I first met Mendelson Joe when he and his then-girlfriend, Georgia Watterson, came over to our place for dinner. Must have been mid-’80s or so. Joe wasn’t a big socializer and Georgia taught with me at Centennial. She always wanted to know how I felt about something.
They were an unusual couple, both interested in painting and sculpture, and in Big Ideas. My next memory is that Joe sent me a memoir called A Man and His Penis. I read it, with interest and curiosity, and told him I very much liked his story, but his writing was shit. Turns out Joe loved that I was honest with him, and he complimented me for 30+ years because of my candour. Always with a chuckle.
I didn’t publish his memoir but I did ask Nadia Halim to write his bio, Alien: The Strange Life and Times of Mendelson Joe. That book plus one of his painting books, maybe Joe’s Politicians, will be a good start for your investigation. Many people recommend Stink, from McKenna Mendelson Mainline, as a music starter.
Promoting Joe’s books was problematic because of his skepticism about journalists. The one big launch we had was held at University College, U of T, where the only drink allowed was bottled water which we relabeled Not Walkerton Water. Or something like that.
Most of our interactions were on the phone. A typical phone call would begin with Joe asking about my health. Not out of politeness but concern. Maybe he just wanted to make sure I’d be around to publish his next book, but I think it was genuine. For Joe, honesty was all. Small talk was disdained.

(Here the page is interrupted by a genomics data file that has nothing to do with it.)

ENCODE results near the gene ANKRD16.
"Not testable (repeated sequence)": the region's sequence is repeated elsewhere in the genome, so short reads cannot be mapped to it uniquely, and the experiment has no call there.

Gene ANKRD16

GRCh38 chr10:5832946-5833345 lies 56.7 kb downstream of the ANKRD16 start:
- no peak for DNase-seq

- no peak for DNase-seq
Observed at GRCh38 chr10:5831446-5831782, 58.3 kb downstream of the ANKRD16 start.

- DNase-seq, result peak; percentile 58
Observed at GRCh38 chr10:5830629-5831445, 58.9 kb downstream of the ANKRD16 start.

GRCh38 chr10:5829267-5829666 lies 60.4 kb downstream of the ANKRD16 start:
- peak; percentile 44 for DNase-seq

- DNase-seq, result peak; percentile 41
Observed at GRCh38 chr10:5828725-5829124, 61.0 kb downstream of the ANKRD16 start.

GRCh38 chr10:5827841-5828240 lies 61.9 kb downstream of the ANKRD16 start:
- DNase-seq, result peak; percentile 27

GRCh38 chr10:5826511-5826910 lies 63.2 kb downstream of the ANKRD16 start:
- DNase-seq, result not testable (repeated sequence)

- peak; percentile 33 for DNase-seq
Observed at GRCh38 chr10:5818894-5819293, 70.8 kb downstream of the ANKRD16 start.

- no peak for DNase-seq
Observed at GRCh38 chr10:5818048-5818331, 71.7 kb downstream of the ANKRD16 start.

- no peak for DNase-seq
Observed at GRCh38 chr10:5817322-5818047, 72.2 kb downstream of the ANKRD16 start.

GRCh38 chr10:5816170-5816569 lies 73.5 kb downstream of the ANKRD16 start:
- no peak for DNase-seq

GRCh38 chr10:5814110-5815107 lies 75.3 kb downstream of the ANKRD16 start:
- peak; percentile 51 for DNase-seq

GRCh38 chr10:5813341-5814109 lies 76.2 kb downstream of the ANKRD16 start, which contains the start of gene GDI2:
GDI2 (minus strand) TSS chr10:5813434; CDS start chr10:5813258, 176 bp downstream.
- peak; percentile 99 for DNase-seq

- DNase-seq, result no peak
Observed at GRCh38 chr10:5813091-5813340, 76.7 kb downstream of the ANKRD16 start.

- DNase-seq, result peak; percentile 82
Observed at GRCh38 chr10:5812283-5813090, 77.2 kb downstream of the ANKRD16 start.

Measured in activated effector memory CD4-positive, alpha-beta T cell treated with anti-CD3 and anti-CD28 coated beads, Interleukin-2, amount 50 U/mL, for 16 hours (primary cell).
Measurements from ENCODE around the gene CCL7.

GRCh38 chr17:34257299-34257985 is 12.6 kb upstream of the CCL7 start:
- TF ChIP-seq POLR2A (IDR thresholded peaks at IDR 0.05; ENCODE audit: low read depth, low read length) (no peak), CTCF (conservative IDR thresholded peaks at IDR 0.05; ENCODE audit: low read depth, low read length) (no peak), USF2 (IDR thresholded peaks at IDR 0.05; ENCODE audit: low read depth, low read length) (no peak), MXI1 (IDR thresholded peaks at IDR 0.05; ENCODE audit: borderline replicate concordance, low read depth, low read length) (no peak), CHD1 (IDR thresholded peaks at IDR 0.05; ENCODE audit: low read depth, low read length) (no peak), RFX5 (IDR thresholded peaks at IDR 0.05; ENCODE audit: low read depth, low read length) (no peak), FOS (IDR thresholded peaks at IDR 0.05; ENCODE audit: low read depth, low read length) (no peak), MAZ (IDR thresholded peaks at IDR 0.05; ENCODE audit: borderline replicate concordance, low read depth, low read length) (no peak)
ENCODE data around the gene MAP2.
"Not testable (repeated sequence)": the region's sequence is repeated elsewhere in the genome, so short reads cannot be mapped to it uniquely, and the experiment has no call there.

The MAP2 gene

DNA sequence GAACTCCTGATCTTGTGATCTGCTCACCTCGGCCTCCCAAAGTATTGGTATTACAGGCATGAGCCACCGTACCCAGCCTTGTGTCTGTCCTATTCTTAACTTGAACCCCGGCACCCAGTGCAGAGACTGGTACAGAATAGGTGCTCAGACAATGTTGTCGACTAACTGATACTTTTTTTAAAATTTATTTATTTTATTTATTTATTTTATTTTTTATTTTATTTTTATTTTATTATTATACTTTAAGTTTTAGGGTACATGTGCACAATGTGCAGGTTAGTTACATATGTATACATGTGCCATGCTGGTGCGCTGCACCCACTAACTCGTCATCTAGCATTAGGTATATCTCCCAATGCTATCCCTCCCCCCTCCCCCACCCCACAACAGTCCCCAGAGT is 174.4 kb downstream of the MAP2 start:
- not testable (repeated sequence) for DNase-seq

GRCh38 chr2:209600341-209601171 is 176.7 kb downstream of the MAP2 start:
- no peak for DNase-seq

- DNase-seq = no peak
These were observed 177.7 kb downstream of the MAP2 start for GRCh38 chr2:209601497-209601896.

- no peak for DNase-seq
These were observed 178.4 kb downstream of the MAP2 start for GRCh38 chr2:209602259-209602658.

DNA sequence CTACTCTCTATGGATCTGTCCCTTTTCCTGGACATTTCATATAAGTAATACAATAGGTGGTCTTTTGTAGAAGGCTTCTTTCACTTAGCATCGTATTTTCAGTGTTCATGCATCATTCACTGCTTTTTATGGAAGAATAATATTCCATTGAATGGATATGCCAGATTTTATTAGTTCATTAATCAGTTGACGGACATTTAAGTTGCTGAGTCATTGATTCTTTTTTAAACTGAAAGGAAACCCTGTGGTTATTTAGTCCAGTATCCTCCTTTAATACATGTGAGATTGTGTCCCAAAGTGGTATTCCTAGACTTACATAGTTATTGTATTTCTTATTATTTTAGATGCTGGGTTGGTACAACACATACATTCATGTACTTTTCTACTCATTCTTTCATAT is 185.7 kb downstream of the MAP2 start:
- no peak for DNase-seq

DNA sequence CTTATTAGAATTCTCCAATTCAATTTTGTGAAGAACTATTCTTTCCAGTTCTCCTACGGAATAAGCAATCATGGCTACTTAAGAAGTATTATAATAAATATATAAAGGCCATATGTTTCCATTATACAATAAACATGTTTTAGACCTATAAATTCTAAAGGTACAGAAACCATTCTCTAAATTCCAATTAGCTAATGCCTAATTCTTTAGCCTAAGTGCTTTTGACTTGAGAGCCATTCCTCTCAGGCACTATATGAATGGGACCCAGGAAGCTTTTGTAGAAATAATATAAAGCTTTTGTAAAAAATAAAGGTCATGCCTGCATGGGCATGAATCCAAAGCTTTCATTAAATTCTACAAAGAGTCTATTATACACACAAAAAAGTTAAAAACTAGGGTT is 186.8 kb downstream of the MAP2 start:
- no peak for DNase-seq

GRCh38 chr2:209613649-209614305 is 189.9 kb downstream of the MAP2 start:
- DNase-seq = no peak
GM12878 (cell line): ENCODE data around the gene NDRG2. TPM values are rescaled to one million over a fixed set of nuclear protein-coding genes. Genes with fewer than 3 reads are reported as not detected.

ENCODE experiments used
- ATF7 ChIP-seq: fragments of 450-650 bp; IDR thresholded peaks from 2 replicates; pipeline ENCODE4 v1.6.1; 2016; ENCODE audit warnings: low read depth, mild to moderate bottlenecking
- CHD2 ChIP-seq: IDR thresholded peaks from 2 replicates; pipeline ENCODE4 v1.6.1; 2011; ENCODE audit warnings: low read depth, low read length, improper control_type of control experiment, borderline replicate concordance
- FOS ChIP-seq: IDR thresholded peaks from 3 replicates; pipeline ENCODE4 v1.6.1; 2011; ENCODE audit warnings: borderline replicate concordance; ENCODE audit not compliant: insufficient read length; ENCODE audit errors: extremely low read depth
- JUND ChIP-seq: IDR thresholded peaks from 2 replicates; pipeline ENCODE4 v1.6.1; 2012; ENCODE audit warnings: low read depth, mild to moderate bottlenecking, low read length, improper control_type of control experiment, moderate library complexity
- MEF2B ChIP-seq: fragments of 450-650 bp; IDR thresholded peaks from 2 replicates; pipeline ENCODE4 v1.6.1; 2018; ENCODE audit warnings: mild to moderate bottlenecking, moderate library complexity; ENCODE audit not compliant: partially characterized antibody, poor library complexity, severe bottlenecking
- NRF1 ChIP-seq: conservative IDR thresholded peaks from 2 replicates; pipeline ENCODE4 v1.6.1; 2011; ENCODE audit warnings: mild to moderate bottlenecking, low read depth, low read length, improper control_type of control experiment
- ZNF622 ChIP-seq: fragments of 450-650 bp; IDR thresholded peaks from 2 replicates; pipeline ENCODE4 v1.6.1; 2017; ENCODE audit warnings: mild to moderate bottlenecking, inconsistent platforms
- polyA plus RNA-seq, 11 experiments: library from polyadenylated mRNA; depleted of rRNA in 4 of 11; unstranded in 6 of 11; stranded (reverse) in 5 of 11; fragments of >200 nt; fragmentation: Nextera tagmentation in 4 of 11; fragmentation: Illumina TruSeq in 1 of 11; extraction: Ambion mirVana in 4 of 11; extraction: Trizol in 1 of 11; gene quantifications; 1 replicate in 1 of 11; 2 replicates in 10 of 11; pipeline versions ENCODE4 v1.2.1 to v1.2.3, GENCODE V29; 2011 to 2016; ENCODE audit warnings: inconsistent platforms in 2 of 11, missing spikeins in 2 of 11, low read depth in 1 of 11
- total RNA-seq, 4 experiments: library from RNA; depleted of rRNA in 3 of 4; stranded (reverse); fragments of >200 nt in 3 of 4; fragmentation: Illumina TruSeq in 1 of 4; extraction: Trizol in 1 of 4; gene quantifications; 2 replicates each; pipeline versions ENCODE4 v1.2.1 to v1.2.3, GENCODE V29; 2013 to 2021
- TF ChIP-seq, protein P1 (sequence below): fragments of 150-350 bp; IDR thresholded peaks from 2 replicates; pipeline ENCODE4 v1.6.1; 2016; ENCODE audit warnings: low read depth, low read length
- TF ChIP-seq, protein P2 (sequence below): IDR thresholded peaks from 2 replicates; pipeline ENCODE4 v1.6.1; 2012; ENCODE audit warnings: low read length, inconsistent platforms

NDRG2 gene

At some point in the phone call, I’d tell Joe a joke (often with a Jewish theme) and he’d laugh, mostly because I’d crack myself up, even before the punchline. It became a tradition that I had to open with a joke. On Monday last week, in what was my last phone call with Joe, I told him this one.
A man dies and goes to heaven. Once there, he meets God. He tells God a Holocaust joke. God thinks for a second, and says, I don’t get it. The man says, “Guess you had to be there.”
Maybe I wouldn’t tell a lot of people that joke the day before they planned to die. But Joe? Got a big laugh. He wasn’t depressed or sad; he was merely unhappy that the Parkinson’s prevented him from playing his guitar or painting or writing. Well, he still could write but his handwriting was getting difficult to decipher.
He had a wide range of friends and supporters. Moses Znaimer and Neil Peart collected his paintings. Robert Priest wrote songs with him. Joe pointed me to Bob Wiseman’s online music writing, and we did publish that book, Music Lessons.
Most remembrances of Joe call him unique. He was. And he made it to 78.6. On his own terms. He always signed off his phone calls the same way: 10-4.
So 10-4, Joe.
Self-portrait by Mendelson Joe.